And the situation that is to be revealed (and yes, I’m about to reveal it here), is that Three has to choose the manner of someone’s death. Someone who broke into her house and committed numerous crimes against her and her family. No murder is specified, but we could imagine one. Her husband is spoken of as having been mutilated (? now can’t find in text), and something has happened to her too. We might guess that she has been raped. In front of her children, perhaps. Her two children are deeply traumatised, she tells One and Two. We know the man who did this is white (or at least had “blue blue eyes”).

Perhaps the most brilliant thing here is both the specificity – the language, the observations, the how-people-talk-ness and how-people-behave-ness, the sheer shoddy recognisable Englishness of the whole sorry business – and the total unfamiliarity which prevents us from already having a moral judgement. Is it about somewhere else? America? The near future? Was this “home invasion” racially motivated? We imagine the world outside the room as well. We imagine, perhaps, how much we wouldn’t want the Tories to bring back “capital punishment”, and yet recognise in ourselves, I think, something that absolutely wants Three to cause this man who attacked her and her family as much pain and suffering as he caused her. And, hell, yes, we’re rooting for her not to go back on her decision to see him hang, aren’t we? So much so, in the wake of *another* racially motivated shooting in America, that we’ve maybe left our “liberalism” quite a long way behind by the end. And, because the play stays true to its imaginative universe, we don’t have *that speech*, the usually embarrassing one you get in some plays, where the whole set up of the world-of-the-play is explained in painstaking detail by one character who knows to another, who also knows.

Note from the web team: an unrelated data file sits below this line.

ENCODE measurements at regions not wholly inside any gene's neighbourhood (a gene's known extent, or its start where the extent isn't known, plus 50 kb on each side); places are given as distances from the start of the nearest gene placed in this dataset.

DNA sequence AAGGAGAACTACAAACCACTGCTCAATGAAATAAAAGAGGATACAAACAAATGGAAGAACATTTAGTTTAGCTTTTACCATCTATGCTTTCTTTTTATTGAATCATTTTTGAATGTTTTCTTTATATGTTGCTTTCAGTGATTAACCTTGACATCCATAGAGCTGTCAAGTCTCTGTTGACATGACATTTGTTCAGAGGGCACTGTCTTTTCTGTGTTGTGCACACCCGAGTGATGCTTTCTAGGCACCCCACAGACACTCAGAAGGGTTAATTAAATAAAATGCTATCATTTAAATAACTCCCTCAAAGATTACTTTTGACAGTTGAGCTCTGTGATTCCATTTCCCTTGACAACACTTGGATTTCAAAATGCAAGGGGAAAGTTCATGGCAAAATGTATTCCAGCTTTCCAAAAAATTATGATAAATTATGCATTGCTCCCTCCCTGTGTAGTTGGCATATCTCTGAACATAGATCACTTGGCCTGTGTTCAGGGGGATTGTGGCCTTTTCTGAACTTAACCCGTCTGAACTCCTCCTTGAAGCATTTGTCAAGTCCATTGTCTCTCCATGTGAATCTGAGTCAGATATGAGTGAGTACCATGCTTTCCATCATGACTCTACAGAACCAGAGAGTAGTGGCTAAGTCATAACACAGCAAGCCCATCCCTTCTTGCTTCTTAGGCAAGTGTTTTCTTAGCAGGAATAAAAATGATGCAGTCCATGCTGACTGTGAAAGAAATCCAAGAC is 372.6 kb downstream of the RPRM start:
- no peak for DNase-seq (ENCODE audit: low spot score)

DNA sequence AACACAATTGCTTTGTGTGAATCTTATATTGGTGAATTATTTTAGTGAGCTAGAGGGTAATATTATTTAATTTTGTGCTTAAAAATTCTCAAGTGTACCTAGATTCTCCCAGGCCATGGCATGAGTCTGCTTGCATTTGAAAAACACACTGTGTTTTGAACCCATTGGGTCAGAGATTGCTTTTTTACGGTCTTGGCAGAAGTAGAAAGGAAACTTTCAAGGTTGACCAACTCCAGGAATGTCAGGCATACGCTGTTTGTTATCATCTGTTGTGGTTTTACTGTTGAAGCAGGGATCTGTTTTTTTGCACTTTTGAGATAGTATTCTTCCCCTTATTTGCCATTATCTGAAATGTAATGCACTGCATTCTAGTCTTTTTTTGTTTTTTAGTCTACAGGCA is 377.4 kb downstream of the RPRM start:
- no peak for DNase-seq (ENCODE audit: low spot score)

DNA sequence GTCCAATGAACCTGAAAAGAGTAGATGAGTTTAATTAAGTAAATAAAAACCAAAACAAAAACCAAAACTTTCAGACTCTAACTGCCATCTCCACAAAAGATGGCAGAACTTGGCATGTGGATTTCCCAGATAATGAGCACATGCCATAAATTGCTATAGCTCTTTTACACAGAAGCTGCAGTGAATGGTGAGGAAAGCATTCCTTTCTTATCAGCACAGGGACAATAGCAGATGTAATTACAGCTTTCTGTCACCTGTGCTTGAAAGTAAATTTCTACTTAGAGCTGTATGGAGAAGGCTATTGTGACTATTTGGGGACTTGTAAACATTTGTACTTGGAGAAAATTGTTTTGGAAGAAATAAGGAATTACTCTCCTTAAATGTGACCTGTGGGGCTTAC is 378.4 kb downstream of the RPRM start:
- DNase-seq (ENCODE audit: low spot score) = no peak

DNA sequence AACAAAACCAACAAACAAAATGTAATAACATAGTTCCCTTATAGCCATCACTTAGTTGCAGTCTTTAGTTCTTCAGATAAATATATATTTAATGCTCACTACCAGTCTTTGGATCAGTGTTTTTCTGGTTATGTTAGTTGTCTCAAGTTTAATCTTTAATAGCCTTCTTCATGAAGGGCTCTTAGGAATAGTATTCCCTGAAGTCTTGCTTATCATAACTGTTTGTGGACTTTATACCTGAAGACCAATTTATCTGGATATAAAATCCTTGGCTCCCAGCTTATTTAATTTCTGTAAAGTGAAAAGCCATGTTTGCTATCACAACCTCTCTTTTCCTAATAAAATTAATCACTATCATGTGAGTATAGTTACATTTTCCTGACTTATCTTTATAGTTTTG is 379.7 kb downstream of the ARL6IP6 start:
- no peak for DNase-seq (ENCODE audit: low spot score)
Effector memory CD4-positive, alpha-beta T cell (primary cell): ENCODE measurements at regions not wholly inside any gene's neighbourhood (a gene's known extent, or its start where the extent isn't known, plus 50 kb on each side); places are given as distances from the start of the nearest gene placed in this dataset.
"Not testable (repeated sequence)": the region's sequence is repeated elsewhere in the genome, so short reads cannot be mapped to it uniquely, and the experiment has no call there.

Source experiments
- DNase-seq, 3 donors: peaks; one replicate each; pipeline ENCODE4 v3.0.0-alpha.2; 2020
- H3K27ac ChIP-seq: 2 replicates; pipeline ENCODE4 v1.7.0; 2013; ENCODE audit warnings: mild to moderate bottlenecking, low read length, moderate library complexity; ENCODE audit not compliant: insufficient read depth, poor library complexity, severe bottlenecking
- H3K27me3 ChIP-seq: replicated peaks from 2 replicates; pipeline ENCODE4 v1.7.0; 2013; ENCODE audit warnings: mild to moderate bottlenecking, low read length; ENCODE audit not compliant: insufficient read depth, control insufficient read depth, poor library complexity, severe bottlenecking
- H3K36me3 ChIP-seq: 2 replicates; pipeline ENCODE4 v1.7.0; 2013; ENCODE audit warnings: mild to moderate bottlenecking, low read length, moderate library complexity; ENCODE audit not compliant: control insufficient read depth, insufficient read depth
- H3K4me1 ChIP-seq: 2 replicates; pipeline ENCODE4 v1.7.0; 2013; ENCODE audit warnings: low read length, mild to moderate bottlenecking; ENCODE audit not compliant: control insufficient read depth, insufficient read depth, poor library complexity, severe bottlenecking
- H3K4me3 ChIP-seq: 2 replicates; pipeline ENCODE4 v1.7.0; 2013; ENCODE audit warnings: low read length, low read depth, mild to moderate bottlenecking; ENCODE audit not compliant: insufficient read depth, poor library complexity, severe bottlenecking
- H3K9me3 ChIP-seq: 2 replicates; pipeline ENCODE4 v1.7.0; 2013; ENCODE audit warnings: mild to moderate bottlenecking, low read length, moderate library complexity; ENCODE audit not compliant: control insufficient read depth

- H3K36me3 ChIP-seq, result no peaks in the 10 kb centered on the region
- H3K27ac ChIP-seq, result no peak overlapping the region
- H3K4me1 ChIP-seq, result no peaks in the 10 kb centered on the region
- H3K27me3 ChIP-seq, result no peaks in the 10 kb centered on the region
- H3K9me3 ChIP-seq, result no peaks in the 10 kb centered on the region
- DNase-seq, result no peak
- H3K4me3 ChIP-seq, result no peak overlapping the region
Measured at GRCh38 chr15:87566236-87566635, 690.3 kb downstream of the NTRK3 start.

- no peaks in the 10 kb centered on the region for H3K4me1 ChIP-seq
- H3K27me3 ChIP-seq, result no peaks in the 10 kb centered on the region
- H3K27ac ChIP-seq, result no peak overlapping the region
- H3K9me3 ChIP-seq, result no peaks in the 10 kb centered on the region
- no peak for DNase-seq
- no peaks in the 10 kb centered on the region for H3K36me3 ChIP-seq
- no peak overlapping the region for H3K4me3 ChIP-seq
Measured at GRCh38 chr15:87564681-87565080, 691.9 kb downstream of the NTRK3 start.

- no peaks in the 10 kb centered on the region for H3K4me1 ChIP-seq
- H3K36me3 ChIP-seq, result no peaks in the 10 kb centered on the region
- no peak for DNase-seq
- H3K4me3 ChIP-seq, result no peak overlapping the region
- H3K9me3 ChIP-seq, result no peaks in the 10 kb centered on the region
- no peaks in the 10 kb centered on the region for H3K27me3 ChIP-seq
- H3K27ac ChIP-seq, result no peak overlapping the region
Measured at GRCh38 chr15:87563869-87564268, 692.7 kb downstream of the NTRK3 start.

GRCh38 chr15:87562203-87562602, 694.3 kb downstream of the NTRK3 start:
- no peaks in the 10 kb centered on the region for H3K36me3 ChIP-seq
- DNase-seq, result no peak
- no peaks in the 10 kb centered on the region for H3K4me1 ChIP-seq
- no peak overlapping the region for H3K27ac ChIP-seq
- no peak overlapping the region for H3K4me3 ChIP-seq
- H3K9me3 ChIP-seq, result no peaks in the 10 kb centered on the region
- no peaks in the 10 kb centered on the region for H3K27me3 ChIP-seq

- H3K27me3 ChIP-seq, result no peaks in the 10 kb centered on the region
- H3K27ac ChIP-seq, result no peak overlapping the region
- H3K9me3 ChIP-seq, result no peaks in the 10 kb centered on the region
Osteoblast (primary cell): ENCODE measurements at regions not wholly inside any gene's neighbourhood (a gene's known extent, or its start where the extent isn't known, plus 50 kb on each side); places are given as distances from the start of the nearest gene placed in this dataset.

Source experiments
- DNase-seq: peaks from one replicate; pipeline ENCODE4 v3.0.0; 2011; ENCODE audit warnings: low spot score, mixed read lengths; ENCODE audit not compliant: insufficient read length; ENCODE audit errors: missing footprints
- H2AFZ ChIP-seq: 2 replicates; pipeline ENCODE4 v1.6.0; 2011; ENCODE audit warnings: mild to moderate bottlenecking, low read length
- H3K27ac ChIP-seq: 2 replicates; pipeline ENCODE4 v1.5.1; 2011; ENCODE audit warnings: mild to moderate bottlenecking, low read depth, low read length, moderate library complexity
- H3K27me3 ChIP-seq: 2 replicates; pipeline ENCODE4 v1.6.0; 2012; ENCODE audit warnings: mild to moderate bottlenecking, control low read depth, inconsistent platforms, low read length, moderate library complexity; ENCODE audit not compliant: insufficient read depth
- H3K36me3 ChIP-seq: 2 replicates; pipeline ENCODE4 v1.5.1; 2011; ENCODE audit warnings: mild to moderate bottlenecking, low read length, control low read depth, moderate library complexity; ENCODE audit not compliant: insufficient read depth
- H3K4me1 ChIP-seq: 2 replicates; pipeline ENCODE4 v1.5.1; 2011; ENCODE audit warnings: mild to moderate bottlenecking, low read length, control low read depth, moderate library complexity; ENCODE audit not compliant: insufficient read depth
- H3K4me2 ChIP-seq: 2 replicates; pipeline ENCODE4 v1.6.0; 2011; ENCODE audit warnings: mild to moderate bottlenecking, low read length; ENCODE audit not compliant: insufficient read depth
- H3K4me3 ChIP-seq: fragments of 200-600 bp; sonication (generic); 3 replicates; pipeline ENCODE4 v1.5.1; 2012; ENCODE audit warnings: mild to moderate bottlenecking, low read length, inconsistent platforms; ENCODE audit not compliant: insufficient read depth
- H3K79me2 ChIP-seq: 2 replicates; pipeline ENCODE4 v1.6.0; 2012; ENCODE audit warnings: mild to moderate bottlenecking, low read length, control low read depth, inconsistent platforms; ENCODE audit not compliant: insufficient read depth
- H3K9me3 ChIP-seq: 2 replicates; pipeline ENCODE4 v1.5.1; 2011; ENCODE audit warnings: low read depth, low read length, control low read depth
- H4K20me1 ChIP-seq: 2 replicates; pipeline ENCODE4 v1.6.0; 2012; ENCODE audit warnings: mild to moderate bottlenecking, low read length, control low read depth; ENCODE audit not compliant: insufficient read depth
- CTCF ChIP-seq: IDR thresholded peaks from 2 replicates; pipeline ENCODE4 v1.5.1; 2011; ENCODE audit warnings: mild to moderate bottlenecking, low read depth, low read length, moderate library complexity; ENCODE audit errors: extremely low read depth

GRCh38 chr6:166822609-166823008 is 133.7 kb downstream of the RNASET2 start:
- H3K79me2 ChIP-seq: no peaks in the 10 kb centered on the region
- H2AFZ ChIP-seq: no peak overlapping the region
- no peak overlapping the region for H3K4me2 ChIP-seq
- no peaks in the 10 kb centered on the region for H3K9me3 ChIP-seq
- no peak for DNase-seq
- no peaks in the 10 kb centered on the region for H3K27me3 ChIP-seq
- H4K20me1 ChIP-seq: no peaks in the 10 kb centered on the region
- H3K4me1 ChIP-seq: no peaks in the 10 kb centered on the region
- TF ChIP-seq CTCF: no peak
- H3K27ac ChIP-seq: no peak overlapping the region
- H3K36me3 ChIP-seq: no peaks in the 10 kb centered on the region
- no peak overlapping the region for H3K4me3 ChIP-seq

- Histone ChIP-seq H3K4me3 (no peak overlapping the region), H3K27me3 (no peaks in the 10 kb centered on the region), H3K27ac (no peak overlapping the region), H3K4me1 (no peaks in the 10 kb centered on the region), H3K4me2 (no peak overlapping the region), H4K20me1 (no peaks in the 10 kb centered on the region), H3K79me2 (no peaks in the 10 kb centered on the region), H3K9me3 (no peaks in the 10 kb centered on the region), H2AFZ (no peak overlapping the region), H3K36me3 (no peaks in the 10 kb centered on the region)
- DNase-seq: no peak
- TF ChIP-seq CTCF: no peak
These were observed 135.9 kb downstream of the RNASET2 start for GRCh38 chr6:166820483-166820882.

As a result, this is at once perhaps the perfect “State of the Nation” play and an uncomfortable exercise in confirmation bias. Doubtless some wag at the Spectator or Daily Mail will pop along to the play, and steeped in their pre-set loathing for the “left wing values” of the Royal Court (portraying black people with dignity, allowing women to write plays, I dunno, whatever it is those backwards bastards don’t like) will proclaim this play “leftie”. But actually, I’m not sure it is. I’m not at all sure it’s anywhere near as clear-cut as that. As I say, in the moment it comes damn close to convincing you that you’d quite like some capital punishment being meted out in the UK. That maybe we’d rather welcome the members of Britain First being put up against a wall and shot (Sorry chaps, but even by your own logic we’re hardly going to come First with you around). And, what else, really, does it say? It’s an elusive struggle between “justice” and mercy. And the discomforting vision that *neither* option will now achieve anything positive.

For me (definite confirmation bias no doubt), the play’s main achievement – beyond 70 of the most thrilling minutes of theatre currently playing in London – is refreshing our understanding that in a society as unequal as ours even attempts at justice just end up as further abuse. In a society that breeds both the criminals and the victims of crime, as surely as it breeds the carefree shoppers in Sloane Square, then it’s this society itself that needs to be taken out and hanged.